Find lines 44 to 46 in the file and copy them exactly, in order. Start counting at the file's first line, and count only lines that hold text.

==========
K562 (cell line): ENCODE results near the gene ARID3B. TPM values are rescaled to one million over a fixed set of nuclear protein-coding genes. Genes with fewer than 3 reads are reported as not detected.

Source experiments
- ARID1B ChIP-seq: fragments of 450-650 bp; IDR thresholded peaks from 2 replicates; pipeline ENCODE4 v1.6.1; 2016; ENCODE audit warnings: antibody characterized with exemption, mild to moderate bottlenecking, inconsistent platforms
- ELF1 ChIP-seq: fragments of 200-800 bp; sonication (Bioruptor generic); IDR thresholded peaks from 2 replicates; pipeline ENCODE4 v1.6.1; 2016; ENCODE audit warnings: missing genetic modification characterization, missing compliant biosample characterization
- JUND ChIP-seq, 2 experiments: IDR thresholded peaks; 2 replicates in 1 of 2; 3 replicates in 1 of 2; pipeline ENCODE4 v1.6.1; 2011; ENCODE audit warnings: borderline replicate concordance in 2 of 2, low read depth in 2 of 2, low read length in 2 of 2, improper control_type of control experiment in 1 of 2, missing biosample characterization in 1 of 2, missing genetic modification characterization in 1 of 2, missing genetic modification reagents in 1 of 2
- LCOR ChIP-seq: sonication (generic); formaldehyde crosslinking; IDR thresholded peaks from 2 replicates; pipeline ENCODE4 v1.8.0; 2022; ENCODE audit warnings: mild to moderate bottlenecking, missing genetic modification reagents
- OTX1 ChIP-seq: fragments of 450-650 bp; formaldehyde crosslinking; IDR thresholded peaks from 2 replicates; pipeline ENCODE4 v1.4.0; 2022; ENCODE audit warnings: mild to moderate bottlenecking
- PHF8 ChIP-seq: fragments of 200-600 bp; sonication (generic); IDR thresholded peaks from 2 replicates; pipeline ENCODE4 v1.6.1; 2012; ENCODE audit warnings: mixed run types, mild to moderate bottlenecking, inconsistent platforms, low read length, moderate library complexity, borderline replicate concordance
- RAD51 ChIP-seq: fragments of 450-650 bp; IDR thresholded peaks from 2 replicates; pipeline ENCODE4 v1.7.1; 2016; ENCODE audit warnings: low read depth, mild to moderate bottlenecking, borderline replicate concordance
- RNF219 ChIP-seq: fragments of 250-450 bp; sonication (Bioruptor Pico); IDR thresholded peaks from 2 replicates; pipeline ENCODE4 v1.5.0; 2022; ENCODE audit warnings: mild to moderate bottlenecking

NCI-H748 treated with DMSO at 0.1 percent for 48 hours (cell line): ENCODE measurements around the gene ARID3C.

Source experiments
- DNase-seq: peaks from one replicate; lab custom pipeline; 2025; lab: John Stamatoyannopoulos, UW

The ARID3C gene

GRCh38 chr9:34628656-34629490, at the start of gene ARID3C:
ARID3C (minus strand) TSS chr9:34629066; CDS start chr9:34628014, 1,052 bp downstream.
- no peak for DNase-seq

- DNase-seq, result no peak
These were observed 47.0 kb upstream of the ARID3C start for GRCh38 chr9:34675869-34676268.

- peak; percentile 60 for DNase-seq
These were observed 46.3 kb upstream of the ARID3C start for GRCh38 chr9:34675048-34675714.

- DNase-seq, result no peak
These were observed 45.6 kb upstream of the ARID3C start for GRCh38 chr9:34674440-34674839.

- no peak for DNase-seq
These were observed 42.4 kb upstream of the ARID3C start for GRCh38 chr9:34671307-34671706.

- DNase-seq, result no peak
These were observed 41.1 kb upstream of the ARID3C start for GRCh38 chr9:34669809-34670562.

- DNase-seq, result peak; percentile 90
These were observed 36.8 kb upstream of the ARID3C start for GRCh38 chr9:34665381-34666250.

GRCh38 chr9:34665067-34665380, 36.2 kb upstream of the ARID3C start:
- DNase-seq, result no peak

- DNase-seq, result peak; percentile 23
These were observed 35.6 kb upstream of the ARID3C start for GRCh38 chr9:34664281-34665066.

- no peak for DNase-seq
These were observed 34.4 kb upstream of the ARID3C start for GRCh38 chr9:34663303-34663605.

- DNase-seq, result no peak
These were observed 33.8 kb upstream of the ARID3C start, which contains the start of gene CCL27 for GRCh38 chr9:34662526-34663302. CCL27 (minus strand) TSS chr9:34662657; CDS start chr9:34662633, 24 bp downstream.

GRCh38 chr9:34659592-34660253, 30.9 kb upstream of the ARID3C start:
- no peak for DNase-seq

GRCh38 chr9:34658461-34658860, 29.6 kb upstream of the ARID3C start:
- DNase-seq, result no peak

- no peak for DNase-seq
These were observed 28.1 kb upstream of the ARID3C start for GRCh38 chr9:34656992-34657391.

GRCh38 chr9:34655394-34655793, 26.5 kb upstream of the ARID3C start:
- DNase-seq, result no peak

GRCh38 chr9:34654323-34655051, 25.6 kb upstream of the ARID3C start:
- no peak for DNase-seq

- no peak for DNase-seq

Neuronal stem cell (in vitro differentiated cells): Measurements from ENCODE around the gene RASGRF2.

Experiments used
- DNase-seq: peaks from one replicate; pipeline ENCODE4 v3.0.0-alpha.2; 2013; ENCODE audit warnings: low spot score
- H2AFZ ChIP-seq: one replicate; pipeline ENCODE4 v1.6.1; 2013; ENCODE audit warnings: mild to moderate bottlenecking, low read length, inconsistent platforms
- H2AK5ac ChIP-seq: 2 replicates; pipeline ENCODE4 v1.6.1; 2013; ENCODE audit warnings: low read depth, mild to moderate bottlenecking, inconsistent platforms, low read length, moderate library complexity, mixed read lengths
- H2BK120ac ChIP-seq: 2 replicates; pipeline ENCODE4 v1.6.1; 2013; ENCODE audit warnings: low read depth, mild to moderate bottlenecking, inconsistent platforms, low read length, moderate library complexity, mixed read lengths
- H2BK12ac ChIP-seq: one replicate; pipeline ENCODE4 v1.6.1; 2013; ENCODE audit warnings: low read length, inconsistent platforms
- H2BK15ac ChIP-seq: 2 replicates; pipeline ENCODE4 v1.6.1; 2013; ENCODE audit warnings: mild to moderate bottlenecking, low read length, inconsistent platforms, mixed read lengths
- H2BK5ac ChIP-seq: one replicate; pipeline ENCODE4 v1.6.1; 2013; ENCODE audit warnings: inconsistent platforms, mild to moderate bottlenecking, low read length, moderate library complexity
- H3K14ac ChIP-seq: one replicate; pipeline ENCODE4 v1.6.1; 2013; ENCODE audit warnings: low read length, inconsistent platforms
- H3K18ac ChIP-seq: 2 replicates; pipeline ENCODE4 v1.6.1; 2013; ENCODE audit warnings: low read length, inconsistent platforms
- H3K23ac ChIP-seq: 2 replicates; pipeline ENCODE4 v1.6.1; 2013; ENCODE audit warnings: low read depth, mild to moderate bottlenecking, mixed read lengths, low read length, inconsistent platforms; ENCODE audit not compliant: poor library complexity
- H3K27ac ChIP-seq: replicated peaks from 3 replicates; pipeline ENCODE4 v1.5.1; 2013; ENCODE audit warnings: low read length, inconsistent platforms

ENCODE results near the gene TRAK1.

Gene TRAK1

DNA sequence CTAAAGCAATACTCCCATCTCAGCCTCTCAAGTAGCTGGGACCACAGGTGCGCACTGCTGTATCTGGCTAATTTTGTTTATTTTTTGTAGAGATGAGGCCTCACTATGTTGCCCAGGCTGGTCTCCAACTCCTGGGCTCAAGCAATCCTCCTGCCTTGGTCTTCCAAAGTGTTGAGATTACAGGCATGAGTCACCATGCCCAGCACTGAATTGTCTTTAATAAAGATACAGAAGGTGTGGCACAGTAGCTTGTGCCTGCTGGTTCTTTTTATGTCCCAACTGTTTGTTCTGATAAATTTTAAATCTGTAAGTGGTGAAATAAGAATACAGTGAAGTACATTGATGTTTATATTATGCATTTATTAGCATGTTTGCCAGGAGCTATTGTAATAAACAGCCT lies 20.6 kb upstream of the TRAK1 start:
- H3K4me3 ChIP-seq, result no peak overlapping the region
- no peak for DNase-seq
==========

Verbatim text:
GRCh38 chr9:34655394-34655793, 26.5 kb upstream of the ARID3C start:
- DNase-seq, result no peak

GRCh38 chr9:34654323-34655051, 25.6 kb upstream of the ARID3C start: